"Always brilliant on piano.." Review here.

MICHAEL TOLAND
THE BIG TAKEOVER
The Source makes us hope he doesn’t wait another four decades before the next solo recording.” Read the review here.

BURAK SULUNBAZ
DARK BLUE NOTES
Read the review in Turkish here.

RUSSELL TRUNK
EXCLUSIVE MAGAZINE
Read the album announcement here.

CHLOE RABINOWITZ
BROADWAY WORLD
Read the news story here.

ALEX DUTILH / EMMANUELLE LACAZE
RADIO FRANCE
Listen to the featured episode in French here.

MIKE HOBART
FINANCIAL TIMES
“This release, Barron’s first solo piano album in more than 40 years, conveys his urbane angularities with warmth, elegance and a sensitive touch.” Read the 4-star review here.

JOE LANG
JERSEY JAZZ
"Barron is one of the true giants of jazz piano and The Source will reenforce his standing among the elite of jazz keyboard. " Read the review in the February issue of Jersey Jazz.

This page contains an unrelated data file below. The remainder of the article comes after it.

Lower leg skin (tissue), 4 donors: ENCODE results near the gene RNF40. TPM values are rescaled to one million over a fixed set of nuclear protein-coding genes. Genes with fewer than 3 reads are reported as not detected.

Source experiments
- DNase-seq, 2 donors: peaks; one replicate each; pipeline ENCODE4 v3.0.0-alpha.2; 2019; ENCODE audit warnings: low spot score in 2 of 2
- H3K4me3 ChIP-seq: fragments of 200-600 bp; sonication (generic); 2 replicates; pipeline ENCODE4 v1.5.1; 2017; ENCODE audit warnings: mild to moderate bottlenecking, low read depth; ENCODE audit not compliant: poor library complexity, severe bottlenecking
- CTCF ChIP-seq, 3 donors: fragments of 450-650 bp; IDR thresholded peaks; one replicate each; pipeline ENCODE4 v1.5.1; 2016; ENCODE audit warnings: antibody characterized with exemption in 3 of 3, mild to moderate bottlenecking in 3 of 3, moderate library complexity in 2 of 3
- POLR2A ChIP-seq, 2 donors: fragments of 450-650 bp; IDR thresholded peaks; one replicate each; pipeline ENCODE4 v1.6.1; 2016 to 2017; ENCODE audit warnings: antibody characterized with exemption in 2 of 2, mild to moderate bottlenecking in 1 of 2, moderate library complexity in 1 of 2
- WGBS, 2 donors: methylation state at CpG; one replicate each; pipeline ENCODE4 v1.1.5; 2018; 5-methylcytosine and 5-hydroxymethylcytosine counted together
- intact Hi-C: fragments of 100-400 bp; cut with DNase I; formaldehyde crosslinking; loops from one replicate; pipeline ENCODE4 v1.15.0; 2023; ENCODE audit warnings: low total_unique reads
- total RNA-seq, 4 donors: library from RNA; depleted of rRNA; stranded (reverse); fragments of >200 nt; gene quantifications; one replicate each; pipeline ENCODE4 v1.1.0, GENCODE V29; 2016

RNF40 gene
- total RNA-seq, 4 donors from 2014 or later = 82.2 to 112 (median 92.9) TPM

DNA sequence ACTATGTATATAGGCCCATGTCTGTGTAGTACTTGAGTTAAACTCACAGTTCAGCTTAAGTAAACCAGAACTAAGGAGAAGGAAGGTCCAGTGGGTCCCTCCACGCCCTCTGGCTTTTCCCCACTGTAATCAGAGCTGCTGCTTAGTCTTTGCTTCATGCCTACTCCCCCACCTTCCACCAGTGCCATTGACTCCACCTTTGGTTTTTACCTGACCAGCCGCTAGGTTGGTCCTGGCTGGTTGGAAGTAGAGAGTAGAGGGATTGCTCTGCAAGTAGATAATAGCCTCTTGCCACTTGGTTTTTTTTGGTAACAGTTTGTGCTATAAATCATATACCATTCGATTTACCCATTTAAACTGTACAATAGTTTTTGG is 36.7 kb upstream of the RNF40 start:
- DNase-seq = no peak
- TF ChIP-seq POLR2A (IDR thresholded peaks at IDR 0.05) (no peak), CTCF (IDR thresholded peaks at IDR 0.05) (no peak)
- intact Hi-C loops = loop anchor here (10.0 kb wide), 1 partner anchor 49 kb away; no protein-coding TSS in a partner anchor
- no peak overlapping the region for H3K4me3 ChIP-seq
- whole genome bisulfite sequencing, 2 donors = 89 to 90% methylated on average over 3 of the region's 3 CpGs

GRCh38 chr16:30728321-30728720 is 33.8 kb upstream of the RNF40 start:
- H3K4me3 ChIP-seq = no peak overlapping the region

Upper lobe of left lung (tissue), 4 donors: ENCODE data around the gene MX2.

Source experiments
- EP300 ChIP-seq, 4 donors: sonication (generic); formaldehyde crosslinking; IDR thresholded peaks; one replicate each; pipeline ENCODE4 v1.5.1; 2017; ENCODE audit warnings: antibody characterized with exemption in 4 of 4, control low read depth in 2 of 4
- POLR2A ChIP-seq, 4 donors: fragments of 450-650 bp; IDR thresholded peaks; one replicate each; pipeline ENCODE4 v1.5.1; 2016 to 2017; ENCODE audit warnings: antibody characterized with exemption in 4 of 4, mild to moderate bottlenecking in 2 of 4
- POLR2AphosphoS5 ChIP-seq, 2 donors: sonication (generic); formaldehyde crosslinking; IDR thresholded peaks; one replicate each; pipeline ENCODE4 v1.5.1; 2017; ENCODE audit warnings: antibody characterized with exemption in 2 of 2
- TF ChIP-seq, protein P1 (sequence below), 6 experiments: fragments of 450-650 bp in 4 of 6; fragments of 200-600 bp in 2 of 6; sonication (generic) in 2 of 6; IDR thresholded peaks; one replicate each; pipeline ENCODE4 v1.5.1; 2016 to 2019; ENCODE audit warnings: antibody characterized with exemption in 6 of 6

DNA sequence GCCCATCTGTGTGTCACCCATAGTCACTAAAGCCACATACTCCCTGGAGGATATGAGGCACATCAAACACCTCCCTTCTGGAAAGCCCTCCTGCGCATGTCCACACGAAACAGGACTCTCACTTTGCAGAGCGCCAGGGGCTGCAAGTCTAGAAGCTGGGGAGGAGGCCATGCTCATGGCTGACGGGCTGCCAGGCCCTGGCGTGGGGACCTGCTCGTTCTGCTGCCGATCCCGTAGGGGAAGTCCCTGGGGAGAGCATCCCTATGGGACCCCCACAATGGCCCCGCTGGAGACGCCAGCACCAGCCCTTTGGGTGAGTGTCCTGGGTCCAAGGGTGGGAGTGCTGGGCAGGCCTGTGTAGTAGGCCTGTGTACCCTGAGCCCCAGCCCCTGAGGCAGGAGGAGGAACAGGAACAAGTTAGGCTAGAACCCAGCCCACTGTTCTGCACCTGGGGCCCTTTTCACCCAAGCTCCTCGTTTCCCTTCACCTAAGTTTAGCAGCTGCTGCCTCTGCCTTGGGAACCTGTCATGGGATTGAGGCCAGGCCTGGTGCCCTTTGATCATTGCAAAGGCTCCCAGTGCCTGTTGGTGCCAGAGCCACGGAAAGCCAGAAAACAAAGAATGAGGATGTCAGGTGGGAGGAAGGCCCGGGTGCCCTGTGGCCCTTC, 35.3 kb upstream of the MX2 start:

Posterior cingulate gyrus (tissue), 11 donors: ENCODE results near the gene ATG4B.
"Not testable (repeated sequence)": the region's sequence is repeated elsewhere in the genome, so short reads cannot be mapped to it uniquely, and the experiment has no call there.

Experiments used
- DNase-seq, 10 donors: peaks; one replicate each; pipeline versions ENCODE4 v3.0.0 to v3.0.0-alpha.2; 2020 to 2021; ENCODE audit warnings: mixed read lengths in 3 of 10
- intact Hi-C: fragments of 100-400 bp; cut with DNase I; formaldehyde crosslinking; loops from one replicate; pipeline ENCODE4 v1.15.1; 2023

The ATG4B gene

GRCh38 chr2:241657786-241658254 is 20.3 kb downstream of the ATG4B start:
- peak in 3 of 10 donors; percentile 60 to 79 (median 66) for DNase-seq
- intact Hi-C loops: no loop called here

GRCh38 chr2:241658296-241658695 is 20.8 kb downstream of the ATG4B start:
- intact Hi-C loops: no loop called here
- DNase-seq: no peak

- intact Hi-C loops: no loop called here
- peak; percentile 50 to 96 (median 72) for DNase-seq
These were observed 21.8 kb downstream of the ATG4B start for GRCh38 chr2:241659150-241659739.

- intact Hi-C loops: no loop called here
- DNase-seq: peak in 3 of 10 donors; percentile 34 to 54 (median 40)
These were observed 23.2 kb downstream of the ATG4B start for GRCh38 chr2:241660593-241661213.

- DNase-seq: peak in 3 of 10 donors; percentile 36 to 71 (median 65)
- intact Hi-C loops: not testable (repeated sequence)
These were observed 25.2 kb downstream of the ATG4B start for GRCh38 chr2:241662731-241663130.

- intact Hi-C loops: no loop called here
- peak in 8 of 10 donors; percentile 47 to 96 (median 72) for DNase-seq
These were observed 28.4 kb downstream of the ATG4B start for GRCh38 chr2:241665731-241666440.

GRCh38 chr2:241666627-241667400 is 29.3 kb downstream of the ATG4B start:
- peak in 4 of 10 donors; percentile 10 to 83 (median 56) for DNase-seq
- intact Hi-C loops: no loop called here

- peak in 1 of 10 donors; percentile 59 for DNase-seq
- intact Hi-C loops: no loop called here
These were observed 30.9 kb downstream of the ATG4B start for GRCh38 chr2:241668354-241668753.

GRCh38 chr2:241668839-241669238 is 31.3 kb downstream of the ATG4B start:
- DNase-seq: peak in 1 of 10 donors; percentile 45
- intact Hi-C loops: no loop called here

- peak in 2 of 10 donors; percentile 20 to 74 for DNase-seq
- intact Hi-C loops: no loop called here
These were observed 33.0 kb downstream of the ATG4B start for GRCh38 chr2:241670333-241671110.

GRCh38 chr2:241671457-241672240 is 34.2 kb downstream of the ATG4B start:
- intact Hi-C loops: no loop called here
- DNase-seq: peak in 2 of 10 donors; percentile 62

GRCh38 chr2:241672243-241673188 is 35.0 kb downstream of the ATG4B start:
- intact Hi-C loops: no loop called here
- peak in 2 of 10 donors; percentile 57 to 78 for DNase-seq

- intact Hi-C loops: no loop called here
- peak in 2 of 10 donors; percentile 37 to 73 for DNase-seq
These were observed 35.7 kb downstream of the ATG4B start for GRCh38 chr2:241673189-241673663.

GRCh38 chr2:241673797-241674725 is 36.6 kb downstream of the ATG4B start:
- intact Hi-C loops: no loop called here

MICHAEL ULLMAN
THE ARTS FUSE
"Every serious jazz collector must have him playing somewhere with somebody." Review here.

STEPHEN GRAHAM
MARLBANK
Review here.

MIKE JURKOVIC
ALL ABOUT JAZZ
"NEA Master Kenny Barron never fails to elicit a warm, enveloping sense of elegy, wit and emotional balance to whatever setting the music finds him." Read the 4-star review here.

MATT MICUCCI
JAZZIZ
Read the album announcement in The Week in Jazz here.

GARY WALKER
WBGO
Played on New Day, New Play spotlight here.

STEPHEN GRAHAM
MARLBANK
"Linger, savour - The Source will make your day." Read the review here.

JAMES HALE
SOUNDSTAGE EXPERIENCE
Barron displays an exceptional attention to detail, blending superb musicality with thoughtfulness." Read the review here.

DAN BILAWSKY
JAZZTIMES
"Drawing from a deep wellspring of creativity throughout, Kenny Barron leaves no doubt as to his stature as one of the greatest." Read the review here.

DAVID BROWN
ALL ABOUT JAZZ
Featured on playlist here.

STUART NICHOLSON
JAZZWISE